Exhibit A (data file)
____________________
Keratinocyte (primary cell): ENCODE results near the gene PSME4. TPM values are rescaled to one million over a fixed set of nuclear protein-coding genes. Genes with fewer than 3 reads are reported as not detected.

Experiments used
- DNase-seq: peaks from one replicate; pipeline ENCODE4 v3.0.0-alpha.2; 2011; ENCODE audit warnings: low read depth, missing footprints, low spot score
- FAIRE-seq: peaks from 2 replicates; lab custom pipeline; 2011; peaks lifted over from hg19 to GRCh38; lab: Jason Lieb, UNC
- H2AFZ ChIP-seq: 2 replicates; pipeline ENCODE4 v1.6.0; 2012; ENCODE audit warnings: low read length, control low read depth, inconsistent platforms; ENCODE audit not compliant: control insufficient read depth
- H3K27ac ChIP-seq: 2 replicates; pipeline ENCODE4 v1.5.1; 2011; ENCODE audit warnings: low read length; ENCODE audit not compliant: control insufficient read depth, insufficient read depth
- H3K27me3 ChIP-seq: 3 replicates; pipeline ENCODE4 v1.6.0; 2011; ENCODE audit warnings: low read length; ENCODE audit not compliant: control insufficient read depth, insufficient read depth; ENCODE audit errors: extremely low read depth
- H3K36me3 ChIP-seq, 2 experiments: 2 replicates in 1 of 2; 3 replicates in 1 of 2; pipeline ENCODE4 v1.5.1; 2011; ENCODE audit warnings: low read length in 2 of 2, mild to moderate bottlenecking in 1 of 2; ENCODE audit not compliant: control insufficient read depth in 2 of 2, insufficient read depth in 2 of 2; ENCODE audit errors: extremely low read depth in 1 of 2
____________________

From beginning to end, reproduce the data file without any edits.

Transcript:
Keratinocyte (primary cell): ENCODE results near the gene PSME4. TPM values are rescaled to one million over a fixed set of nuclear protein-coding genes. Genes with fewer than 3 reads are reported as not detected.

Experiments used
- DNase-seq: peaks from one replicate; pipeline ENCODE4 v3.0.0-alpha.2; 2011; ENCODE audit warnings: low read depth, missing footprints, low spot score
- FAIRE-seq: peaks from 2 replicates; lab custom pipeline; 2011; peaks lifted over from hg19 to GRCh38; lab: Jason Lieb, UNC
- H2AFZ ChIP-seq: 2 replicates; pipeline ENCODE4 v1.6.0; 2012; ENCODE audit warnings: low read length, control low read depth, inconsistent platforms; ENCODE audit not compliant: control insufficient read depth
- H3K27ac ChIP-seq: 2 replicates; pipeline ENCODE4 v1.5.1; 2011; ENCODE audit warnings: low read length; ENCODE audit not compliant: control insufficient read depth, insufficient read depth
- H3K27me3 ChIP-seq: 3 replicates; pipeline ENCODE4 v1.6.0; 2011; ENCODE audit warnings: low read length; ENCODE audit not compliant: control insufficient read depth, insufficient read depth; ENCODE audit errors: extremely low read depth
- H3K36me3 ChIP-seq, 2 experiments: 2 replicates in 1 of 2; 3 replicates in 1 of 2; pipeline ENCODE4 v1.5.1; 2011; ENCODE audit warnings: low read length in 2 of 2, mild to moderate bottlenecking in 1 of 2; ENCODE audit not compliant: control insufficient read depth in 2 of 2, insufficient read depth in 2 of 2; ENCODE audit errors: extremely low read depth in 1 of 2